As we stepped through the genkan (foyer) and into the house, we were greeted with individual table settings of cakes and tea. Mr. and Mrs. Kobayashi were extremely generous and warm hosts. They served us tea, fruit, cakes, local vegetables, a healthy dose of Japanese history, and sushi--yes, sushi! He even gave all of us a little pairing knife made from carbon steel with his initials on it. I was in samurai heaven.

As I shared earlier, Sensei Kobayashi is a real character. In between playful banter, he would throw out petals of wisdom that I quickly wrote into my Moleskine notebook. One such word was this: "I am not decisive. I'm simple."

Simplicity has taken a bad wrap during these days of efficiency and gross consumerism. As I looked around Kobayashi sensei's tatami room, I saw simplicity. There was no TV, radio, overstuffed book shelves, and piles of newspaper. There was a tatami mat floor, two swords on their stands, some certificates on the wall, a shelf with a few antiques, a painting, and shoji doors. He has pared down his material life to focus on one thing: the forging of the best swords in Japan. Japan has designated him a national treasure and the title of best sword maker in the country. Can you believe we sat down with the best of the best? Wow!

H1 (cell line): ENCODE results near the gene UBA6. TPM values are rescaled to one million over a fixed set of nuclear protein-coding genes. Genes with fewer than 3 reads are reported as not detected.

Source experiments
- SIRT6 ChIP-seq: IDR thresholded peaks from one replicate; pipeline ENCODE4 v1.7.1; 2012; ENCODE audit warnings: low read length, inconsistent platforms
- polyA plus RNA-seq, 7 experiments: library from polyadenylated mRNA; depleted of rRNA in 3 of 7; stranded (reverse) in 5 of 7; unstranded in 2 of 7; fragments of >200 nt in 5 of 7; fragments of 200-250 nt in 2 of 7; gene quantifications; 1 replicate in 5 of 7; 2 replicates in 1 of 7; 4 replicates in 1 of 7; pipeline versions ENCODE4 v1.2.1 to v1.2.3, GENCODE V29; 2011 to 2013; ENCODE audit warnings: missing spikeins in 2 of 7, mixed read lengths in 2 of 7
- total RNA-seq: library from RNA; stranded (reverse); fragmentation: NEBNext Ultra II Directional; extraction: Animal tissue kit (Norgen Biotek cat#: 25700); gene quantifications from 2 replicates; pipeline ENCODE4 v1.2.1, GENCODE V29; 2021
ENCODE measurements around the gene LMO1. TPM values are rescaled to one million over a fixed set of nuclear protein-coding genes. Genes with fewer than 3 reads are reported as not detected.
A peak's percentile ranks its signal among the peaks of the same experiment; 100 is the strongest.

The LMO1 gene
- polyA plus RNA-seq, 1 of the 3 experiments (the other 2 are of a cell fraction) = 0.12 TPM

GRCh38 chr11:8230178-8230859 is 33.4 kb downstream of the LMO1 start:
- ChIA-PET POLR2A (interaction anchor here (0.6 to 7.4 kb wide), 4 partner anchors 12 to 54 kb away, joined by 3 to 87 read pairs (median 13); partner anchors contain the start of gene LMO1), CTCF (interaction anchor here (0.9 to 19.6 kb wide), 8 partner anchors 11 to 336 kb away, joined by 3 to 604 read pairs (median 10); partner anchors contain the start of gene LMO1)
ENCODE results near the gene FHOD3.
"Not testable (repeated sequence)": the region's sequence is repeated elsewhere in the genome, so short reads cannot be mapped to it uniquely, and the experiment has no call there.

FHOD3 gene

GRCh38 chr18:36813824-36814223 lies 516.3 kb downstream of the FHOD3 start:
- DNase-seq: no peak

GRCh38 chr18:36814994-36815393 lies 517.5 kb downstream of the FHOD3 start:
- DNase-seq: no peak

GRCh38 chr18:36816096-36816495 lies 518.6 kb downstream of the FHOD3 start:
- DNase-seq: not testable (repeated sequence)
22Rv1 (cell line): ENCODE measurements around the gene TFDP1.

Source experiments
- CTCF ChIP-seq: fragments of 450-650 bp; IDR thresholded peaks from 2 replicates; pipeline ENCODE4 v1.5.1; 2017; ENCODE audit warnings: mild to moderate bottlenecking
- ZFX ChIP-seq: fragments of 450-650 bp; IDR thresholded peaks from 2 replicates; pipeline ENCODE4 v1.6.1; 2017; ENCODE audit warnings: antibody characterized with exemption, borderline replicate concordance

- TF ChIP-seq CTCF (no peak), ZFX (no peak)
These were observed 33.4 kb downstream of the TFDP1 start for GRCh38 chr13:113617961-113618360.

I personally need to simplify in order to focus on my number one calling: knowing God and making him known. In order to be decisively obedient, I must simplify more! I must let go of my penchant for material goods and creature comforts, especially good food. Ouch! If God calls me to up and go, I must go! I can't have the things of this world holding me back. Sensei Kobayashi has become the best because he has chosen to simplify. I must do the same. We must do the same.

I will write more tomorrow. I need to simplify and spend some time with my little Aimee. I love you folks.

Friday, May 21, 2010

The Swordmaker (Part One)